Posted May 23, 2014 01:30 pm CDT
Kevin O’Keefe at Real Lawyers Have Blogs notes an Atlantic article about sharply declining traffic to the New York Times’ homepage (based on the recently leaked internal review of Times digital strategy). Readers are increasingly reaching news sites by way of links from social media sites to individual stories rather than visiting the homepage first.
“The death of homepages on law firm websites is likely to be much the same,” O’Keefe writes. “Facebook, Twitter, LinkedIn, and blogs reflect the interests of the community as a whole. This community, through citing and sharing the type of content they like, will control how often your website is viewed and what people view on your site. It’s this community who will decide what is of interest on your site, not you. Until now, people came in through the well-designed and branded foyer of your law firm. Now people are coming in through the windows, backdoors, and cracks.” Marketers will have to rethink how to control messaging and branding.
This week’s U.S. Supreme Court ruling in Petrella v. Metro-Goldwyn-Mayer found that the lawsuit of Paula Petrella—daughter of biographer Frank “Peter” Petrella—over an alleged violation of a screenplay copyright was not time-barred. Petrella’s father was the biographer of Jake LaMotta, on whose life the film Raging Bull is based, and she had sued movie studios profiting from DVD and Blu-ray sales of Raging Bull.
The ruling has buoyed the hopes of Stan Lee Media Inc, which has been fighting a losing battle over the rights to Spider-Man, Hollywood Reporter blog Hollywood, Esq. reported.
A recent res judicata argument by Disney “relies on a March 2010 ruling from a New York district court that dismissed a copyright infringement claim as time-barred,” SLMI general counsel Michael Wolk told Hollywood, Esq. “But two days ago, the Supreme Court ruled that a copyright claim seeking relief based on conduct taking place within three years before a lawsuit is filed is not the ‘same’ as an older copyright claim seeking relief based on older conduct taking place more than three years ago.”
Disney and SLMI lawyers were in court just last week arguing over whether should have the chance to proceed with its claim that it’s the real owner of Spider-Man, Eriq Gardner wrote at Hollywood, Esq. “The oral hearing happened before the Supreme Court ruling, but now that it’s come down, SLMI’s lawyers have submitted a letter drawing the judge’s attention to it. Disney hasn’t yet responded to our request for comment, but has told the judge that the Supreme Court decision has ‘no bearing’ on the case.”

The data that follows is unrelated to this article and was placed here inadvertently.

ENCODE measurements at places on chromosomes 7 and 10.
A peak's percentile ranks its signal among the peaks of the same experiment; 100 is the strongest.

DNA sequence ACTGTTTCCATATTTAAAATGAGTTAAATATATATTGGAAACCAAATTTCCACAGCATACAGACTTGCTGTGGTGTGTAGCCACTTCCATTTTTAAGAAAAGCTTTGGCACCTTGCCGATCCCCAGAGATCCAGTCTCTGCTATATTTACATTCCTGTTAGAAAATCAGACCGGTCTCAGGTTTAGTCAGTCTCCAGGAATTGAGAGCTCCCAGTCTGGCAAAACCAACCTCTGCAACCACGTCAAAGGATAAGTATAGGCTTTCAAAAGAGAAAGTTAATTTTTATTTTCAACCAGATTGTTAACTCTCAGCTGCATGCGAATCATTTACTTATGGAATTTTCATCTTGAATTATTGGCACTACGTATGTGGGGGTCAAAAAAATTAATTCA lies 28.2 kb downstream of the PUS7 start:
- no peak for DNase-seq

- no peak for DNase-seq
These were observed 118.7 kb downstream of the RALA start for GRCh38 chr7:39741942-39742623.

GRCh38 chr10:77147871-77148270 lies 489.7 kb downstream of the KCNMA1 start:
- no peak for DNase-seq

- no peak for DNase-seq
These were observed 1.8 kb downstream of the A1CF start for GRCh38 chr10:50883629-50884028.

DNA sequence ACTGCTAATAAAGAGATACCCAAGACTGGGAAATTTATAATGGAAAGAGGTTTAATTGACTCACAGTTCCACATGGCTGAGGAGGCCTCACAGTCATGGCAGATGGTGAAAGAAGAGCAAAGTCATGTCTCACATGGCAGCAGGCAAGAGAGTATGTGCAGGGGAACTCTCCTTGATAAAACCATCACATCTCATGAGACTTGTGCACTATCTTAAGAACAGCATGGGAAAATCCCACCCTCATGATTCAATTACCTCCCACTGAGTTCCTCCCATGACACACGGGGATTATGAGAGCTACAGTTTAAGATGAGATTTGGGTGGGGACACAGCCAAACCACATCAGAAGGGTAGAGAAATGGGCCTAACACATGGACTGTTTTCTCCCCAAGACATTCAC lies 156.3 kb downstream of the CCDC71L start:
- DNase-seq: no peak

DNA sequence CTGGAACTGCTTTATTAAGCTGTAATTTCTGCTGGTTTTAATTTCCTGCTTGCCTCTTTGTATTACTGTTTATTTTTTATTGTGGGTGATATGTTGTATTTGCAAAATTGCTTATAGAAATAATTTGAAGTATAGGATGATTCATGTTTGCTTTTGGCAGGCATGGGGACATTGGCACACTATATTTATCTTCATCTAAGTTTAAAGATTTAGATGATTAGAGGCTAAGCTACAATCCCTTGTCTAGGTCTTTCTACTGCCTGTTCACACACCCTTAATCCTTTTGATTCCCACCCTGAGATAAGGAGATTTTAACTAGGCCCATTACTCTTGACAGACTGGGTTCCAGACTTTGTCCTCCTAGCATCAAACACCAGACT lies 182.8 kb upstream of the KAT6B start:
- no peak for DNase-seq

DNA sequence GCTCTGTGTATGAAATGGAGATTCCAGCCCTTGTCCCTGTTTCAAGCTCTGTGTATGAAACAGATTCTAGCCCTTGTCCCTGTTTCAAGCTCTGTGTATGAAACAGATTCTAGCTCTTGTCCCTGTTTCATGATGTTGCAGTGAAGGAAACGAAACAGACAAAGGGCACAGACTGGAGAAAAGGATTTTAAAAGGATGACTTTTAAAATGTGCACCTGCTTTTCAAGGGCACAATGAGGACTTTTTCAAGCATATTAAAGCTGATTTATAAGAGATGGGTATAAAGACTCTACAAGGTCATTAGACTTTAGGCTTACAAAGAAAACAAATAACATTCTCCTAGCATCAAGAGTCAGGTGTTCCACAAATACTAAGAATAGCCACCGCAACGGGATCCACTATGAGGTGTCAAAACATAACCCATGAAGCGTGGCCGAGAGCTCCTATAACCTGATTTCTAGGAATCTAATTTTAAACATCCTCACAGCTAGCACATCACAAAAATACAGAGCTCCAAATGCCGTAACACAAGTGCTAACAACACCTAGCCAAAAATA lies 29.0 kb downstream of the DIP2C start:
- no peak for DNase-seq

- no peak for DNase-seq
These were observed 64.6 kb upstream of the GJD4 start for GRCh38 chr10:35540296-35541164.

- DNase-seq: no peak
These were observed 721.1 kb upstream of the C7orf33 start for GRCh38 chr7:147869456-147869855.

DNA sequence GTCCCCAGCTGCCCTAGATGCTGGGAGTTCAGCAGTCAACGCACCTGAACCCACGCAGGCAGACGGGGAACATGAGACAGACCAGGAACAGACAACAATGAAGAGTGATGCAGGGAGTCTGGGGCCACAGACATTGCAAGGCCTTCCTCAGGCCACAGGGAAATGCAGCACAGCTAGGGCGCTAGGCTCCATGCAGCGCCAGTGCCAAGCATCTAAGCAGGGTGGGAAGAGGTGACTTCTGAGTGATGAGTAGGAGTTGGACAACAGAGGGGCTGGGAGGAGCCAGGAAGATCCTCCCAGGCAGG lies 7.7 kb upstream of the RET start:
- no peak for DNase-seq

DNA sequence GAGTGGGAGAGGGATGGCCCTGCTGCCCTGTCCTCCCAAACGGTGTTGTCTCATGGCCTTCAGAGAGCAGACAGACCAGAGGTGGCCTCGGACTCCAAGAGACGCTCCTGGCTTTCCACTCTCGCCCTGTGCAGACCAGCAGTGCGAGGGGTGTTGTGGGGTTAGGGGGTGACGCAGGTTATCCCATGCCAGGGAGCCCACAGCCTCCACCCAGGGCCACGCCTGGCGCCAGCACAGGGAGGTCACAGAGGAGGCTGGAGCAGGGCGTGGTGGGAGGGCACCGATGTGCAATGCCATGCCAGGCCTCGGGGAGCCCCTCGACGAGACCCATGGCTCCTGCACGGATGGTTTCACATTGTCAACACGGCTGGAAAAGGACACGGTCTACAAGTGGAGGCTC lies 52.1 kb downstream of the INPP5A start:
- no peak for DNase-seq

The Wall Street Journal Law Blog reported that the New Mexico Law Review—published by students at the University of New Mexico School of Law—is planning a Breaking Bad-themed issue. (Unfortunately for those who might wish to contribute, the deadline for 1,000-word abstracts was Thursday, May 22.)
“The show’s story of a chemistry teacher-turned-meth kingpin posed a number of legal questions, like: What’s the difference between a criminal lawyer and a criminal lawyer?” Jacob Gershman wrote at Law Blog.
“Breaking Bad implicates a number of significant legal and social issues, including the war on drugs, morality and the law, and ethical attorney behavior, among other critical topics,” the editorial board wrote in its call for papers (PDF).
Any law topic related to the show was welcome, but the board suggested some examples:
• The application of the Fourth Amendment to drug crimes under the New Mexico and/or U.S. constitutions.
• Ethical duties of lawyers to clients Involved in drugs or sophisticated crimes.
Lawyer coach Judi Cohen says she used to be a perfectionist when she was a solo practitioner. “I thought every piece of work I did had to be perfect, and couldn’t leave my desk until it was,” she wrote at Solo Practice University. “I also thought this was a perfect way to run a practice law, but it was not. … Perfection is an illusion. It is also the mother of paranoia, procrastination and smugness.”
She changed her mindset and decided to strive for excellence rather than perfection, trying to focus on what you’ve done right rather than what you’ve done wrong, and befriending your own imperfection.
“There’s one more thing to watch out for if you’re a perfectionist: self-satisfaction,” Cohen adds. “As much as we hate to admit it, we perfectionists are happy when someone else fails. We look at their loss and think, ‘Whew! At least it wasn’t me.’ Excellent solos don’t do this. When an excellent lawyer (who’s not a perfectionist) sees someone fail, especially if the ‘win’ is theirs, they remember that the loss could have been theirs. Then they ask, ‘How can I reach out? How can I let my opponent know that my celebration isn’t at her expense?’”